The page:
Everywhere I turn these days some middle-aged person is engaged in Indecent Public Stretching.
What is going on? Everywhere I turn these days some middle-aged person is engaged in Indecent Public Stretching.
Hey, I totally understand that, with age, our infrastructure turns stiffer than roadside raccoon. And I am well aware that, to avoid injury, it’s wise to bend and stretch. I get all that.
What I don’t get is why we have gotten so loosey-goosey about where we limber up.
Since when is bending over backwards in the bank lobby OK?
Since when is rotating our neck while someone is trying to take our food order acceptable?
Since when is cracking our metacarpals over and over in a movie theater hunky-dory?
I’m not saying I don’t give my back a good twist now and again. Or that I never kick the kinks out of my knee. Or that dropping to the floor, curling up in a ball and rolling around like a potato bug on happy dust is out of my comfort range. All I’m saying is that if I am going to engage in Indecent Public Stretching, I at least seek privacy in remote corners or behind women with huge purses.
See, it’s distracting to onlookers, and downright maddening if you’re trying hard to communicate something important to the “stretchee.” Case in point: When I was attempting to convey critical information to our electrician about where to put outlets and, during my technical soliloquy, he kept rotating his neck like he’d just installed overheads in the Sistine Chapel, I was floored. I’m not kidding. It was too much: him stretching, me talking, him not paying attention, me wanting to strangle him with an extension cord.
If that doesn’t take the Gumby cake, how about this: I was at a party the other day when a woman spotted a giant fitness ball in the corner. Suddenly oblivious to her surroundings, she retrieved the ball, draped herself over it like a wet towel, and proceeded to stretch her midsection from here to Timbuktu. Don’t get me started on the sounds she was making.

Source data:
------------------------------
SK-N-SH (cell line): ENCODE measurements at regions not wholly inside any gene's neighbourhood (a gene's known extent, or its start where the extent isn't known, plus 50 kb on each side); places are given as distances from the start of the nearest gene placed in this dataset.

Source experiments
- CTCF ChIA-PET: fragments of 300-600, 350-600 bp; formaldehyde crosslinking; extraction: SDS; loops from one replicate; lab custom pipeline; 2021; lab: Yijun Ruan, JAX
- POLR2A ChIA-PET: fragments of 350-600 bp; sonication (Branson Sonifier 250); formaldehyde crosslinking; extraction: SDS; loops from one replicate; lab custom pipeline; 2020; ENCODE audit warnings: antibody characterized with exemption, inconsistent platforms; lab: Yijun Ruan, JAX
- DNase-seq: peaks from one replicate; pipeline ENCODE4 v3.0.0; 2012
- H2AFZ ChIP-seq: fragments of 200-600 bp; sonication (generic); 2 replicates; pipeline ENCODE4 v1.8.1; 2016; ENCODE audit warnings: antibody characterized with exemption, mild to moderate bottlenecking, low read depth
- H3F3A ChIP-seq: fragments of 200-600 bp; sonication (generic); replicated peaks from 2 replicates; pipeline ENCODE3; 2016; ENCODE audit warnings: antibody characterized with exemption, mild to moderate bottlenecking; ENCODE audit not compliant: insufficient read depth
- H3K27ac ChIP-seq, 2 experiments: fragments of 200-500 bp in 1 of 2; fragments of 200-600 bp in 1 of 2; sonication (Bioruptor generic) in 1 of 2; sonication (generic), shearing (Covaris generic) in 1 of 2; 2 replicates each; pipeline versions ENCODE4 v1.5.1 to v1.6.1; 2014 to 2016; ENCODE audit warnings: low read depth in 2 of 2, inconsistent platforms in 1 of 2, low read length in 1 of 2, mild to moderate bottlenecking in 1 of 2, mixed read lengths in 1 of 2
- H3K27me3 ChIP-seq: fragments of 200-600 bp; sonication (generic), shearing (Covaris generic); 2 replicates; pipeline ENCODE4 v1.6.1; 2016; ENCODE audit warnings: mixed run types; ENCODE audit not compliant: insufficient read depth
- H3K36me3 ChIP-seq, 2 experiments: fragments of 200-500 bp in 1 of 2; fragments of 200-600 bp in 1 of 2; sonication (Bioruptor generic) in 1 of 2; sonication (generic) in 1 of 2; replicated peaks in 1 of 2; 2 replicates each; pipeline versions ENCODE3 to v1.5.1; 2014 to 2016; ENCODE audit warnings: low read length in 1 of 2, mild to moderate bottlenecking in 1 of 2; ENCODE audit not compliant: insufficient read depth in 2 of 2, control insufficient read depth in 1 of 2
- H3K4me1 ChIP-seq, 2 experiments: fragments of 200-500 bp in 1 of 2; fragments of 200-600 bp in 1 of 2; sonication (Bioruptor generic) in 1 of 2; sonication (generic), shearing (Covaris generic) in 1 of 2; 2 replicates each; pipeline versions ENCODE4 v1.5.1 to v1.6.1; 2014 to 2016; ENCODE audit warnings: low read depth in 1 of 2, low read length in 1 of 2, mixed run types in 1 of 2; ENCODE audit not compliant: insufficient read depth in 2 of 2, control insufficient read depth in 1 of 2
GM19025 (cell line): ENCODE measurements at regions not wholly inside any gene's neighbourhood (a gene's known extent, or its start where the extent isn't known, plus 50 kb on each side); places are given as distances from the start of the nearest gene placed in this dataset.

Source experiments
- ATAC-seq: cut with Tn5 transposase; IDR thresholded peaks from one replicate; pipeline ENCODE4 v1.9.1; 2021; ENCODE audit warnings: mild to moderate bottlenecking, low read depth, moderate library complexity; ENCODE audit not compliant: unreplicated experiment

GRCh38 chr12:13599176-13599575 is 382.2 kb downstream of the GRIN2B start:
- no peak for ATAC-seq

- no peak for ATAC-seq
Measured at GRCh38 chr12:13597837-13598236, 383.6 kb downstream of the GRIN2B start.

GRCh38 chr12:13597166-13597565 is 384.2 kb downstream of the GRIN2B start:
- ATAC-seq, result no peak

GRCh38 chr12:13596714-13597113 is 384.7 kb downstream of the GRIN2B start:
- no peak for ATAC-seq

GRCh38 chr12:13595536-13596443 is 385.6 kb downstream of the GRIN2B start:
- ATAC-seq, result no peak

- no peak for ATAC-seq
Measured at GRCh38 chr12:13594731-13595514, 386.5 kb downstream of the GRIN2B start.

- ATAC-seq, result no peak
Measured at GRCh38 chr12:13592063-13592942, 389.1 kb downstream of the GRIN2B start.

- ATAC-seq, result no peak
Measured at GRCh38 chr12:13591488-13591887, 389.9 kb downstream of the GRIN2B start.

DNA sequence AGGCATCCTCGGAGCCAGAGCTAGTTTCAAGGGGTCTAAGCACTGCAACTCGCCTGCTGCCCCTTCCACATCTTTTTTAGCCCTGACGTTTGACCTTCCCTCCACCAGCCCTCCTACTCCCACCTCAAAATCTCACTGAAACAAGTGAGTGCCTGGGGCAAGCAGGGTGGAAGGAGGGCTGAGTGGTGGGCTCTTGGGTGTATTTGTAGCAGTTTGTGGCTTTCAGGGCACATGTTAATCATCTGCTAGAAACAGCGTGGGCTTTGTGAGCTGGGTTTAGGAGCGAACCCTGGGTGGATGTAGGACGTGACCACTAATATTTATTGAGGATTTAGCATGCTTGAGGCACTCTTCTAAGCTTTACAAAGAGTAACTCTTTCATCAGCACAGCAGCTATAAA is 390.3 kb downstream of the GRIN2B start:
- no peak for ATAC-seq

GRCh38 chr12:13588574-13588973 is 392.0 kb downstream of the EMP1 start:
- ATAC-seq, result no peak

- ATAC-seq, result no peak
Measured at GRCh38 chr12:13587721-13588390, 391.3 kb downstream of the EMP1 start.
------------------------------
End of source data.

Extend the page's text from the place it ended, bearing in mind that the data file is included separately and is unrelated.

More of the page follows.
Back in the day, we baby boomers were encouraged to “let it all hang out” — to, you know, do or say exactly what we wanted when we wanted. Personally, I never “let it all hang out” back then, fearing the dire consequences. Oh, all right, I may have on one occasion, but what happened at that Tina Turner singing contest stays at that Tina Turner singing contest.
But back to Indecent Public Stretching: Perhaps it’s time we boomers gave this “do-whatever” directive a rest. We are role models for future generations, after all. Plus, we are not as invisible as we think. Just ask my daughter. She can usually be found 20 paces behind me.
Anne Palumbo writes for Messenger Post Media in Canandaigua, N.Y. E-mail her at firstname.lastname@example.org.